Hip-hop artists raise HIV/AIDS awareness within African-American community
Beau Bostic stepped onto the stage of a Harlem nightclub with the swag of a hip-hop artist. In a spotless oversized white T-shirt and baseball cap, Bostic grasped the microphone and began to spit out lyrics about the trials of street life. At the front door, patrons paid a $10 cover charge and picked up free condoms.
Bostic is just one of the half-dozen artists featured recently as part of “M.A.D. Wednesday’s,” a show held on the second Wednesday of every month at the Shrine World Music Venue at 2271 Adam Clayton Powell Jr Blvd. in Harlem to raise awareness about HIV/AIDS in the African-American community.
Maria Davis, 51, an AIDS/HIV activist who hosts the monthly event, started M.A.D. Wednesday’s in the 1990s to provide a space where young R&B and hip-hop singers and comedians could hone their skills. It has showcased artists such as Brandy, Monica, Jay-Z, and the late Bernie Mac.
Davis still holds the event to promote new talent, but after being diagnosed with AIDS in 1998, she incorporated HIV/AIDS awareness into the show. She now hands out condoms and raises funds for the AIDS Walk in addition to letting patrons have a sneak peak at the newest up-and-coming artists.
“Young people are so heavily informed by the hip-hop community,” Davis said. “I think that it would be a great thing for them to not only give the message of safe sex, but to give hope to the hopeless.”
Bostic, 30, of Red Hook, Brooklyn, is a hip-hop artist who heard about the event through Facebook.
He said he’s grateful to people like Davis who teach him about the risks of having unprotected sex.
“Sometimes you get into situations where you may be on the way to being intimate with a female and without a condom,” Bostic said. “It’s only through these outlets, news papers, radio, magazine, TV, it is only through these outlets that those thoughts start to rush into your head and you are like, ‘You know, let’s just wait. Let’s just do the right thing.’”
Davis was a successful hip-hop promoter, soon to be featured on the debut album of rapper Jay-Z when she received a letter that changed her life. She had taken an HIV test as part of an application for a life insurance policy and the results came back positive.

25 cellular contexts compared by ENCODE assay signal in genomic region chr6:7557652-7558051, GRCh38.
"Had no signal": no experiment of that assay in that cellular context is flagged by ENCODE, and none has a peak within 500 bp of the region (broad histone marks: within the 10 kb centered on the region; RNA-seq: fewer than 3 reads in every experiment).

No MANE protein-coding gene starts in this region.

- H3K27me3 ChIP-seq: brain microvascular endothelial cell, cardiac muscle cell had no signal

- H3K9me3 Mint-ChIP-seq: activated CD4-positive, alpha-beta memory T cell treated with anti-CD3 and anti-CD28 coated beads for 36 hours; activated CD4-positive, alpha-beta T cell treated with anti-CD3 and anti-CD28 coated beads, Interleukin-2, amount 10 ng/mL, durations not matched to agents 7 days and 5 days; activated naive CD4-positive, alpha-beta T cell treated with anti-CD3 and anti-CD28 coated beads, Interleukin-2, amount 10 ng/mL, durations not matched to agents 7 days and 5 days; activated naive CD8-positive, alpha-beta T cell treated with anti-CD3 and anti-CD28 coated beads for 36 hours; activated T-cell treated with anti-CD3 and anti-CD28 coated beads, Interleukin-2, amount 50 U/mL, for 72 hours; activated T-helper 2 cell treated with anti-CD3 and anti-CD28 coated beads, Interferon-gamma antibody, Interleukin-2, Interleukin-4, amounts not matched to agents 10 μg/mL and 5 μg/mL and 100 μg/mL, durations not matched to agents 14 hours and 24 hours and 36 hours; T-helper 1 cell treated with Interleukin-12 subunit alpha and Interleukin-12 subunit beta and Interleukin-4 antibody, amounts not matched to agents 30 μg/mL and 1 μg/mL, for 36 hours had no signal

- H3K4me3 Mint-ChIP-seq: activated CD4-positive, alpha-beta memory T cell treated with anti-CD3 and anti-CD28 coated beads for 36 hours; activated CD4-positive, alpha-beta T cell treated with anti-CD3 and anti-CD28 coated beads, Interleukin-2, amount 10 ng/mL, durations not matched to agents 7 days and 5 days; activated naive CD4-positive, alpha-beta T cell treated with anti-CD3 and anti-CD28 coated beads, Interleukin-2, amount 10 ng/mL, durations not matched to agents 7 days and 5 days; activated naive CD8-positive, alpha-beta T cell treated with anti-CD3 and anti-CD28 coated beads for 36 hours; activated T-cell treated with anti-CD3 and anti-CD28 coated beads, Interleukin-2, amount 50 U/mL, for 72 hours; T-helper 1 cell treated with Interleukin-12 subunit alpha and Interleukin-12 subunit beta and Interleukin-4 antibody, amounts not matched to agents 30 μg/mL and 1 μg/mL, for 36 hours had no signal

“I thought that my life was over because at the time when I found out I was HIV positive in 1995, medications weren’t even out yet, they were just starting to get a handle on the disease,” Davis said. “At that time we thought that HIV was a gay white man’s disease.”
Davis contracted HIV unknowingly from her boyfriend, a man she thought she was going to marry. Three years later, she was diagnosed with AIDS.
“I was scared and afraid and thinking about death,” she said.
Her health took a turn for the worst. The disease was eating away at her body and she was rapidly losing weight. Davis said she was on the verge of death when she turned to the Bible for help.
She became an AIDS activist soon after and has since dedicated her life to teaching African-Americans about the disease.
HIV/AIDS disproportionately affects African-Americans. According to the U.S. Office of Minority Health, under the U.S. Department of Health & Human Services, African-Americans were nine times more likely than whites to be diagnosed with HIV in 2008. And while African-Americans represent just 12 percent of the U.S. population, they accounted for 48 percent of all new HIV infections in 2009, according to the Henry J. Kaiser Family Foundation.
Davis said she still encounters many myths about HIV/AIDS.
“There are still people that think that AIDS is a curse, that people that get AIDS deserve to get AIDS, that their behavior should have been different, that they are promiscuous,” Davis said.
The Centers for Disease Control attributes the high rate of HIV to lack of awareness, limited access to healthcare and HIV prevention education. The CDC also calls attention to the stigma surrounding HIV/AIDS in the African-American community, which prevents many at risk individuals from seeking testing and counseling due to a fear of being shamed.
Deborah Levine, Vice President of Community Development for the National Black Leadership Coalition on AIDS based in New York City, called the numbers “staggering.”
Levine said it is important to talk outside the box about sex and sexuality, and to take the message from inside the doctor’s office to more unconventional venues.
“It starts with prevention, it starts with telling people about what the epidemic is, how they can not be come infected, where they can get tested and if positive where they can get treatment,” she said.